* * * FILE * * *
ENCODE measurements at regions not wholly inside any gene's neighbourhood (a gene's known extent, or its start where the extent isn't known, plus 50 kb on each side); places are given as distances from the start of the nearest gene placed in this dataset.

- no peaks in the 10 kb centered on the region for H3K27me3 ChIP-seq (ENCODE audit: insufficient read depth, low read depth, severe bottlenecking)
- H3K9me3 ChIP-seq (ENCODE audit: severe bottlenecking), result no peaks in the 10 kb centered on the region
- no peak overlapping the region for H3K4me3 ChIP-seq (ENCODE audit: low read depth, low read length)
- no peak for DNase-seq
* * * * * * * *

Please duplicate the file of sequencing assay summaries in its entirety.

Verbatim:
ENCODE measurements at regions not wholly inside any gene's neighbourhood (a gene's known extent, or its start where the extent isn't known, plus 50 kb on each side); places are given as distances from the start of the nearest gene placed in this dataset.

- no peaks in the 10 kb centered on the region for H3K27me3 ChIP-seq (ENCODE audit: insufficient read depth, low read depth, severe bottlenecking)
- H3K9me3 ChIP-seq (ENCODE audit: severe bottlenecking), result no peaks in the 10 kb centered on the region
- no peak overlapping the region for H3K4me3 ChIP-seq (ENCODE audit: low read depth, low read length)
- no peak for DNase-seq